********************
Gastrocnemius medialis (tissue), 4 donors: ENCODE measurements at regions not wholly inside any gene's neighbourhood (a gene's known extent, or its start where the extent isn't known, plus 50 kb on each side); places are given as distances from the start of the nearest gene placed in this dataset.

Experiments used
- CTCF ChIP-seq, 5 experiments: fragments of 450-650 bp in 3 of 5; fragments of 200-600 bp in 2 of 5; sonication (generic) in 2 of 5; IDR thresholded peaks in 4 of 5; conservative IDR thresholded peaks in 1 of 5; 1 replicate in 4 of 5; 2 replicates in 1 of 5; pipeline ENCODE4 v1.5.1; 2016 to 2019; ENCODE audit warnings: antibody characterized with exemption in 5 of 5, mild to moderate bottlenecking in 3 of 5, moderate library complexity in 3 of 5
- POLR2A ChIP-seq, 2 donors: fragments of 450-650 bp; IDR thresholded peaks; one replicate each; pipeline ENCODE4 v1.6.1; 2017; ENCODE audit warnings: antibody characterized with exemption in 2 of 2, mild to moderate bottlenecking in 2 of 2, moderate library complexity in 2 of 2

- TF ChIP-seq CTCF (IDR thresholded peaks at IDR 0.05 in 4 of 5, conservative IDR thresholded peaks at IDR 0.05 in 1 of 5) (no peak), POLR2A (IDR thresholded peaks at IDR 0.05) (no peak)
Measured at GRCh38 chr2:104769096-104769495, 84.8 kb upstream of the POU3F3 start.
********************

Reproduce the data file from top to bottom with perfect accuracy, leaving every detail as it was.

Gastrocnemius medialis (tissue), 4 donors: ENCODE measurements at regions not wholly inside any gene's neighbourhood (a gene's known extent, or its start where the extent isn't known, plus 50 kb on each side); places are given as distances from the start of the nearest gene placed in this dataset.

Experiments used
- CTCF ChIP-seq, 5 experiments: fragments of 450-650 bp in 3 of 5; fragments of 200-600 bp in 2 of 5; sonication (generic) in 2 of 5; IDR thresholded peaks in 4 of 5; conservative IDR thresholded peaks in 1 of 5; 1 replicate in 4 of 5; 2 replicates in 1 of 5; pipeline ENCODE4 v1.5.1; 2016 to 2019; ENCODE audit warnings: antibody characterized with exemption in 5 of 5, mild to moderate bottlenecking in 3 of 5, moderate library complexity in 3 of 5
- POLR2A ChIP-seq, 2 donors: fragments of 450-650 bp; IDR thresholded peaks; one replicate each; pipeline ENCODE4 v1.6.1; 2017; ENCODE audit warnings: antibody characterized with exemption in 2 of 2, mild to moderate bottlenecking in 2 of 2, moderate library complexity in 2 of 2

- TF ChIP-seq CTCF (IDR thresholded peaks at IDR 0.05 in 4 of 5, conservative IDR thresholded peaks at IDR 0.05 in 1 of 5) (no peak), POLR2A (IDR thresholded peaks at IDR 0.05) (no peak)
Measured at GRCh38 chr2:104769096-104769495, 84.8 kb upstream of the POU3F3 start.